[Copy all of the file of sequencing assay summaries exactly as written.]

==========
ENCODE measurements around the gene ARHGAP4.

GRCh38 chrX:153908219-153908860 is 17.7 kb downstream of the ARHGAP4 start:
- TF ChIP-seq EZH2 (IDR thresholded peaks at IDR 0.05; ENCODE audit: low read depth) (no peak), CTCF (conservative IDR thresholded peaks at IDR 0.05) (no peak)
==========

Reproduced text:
ENCODE measurements around the gene ARHGAP4.

GRCh38 chrX:153908219-153908860 is 17.7 kb downstream of the ARHGAP4 start:
- TF ChIP-seq EZH2 (IDR thresholded peaks at IDR 0.05; ENCODE audit: low read depth) (no peak), CTCF (conservative IDR thresholded peaks at IDR 0.05) (no peak)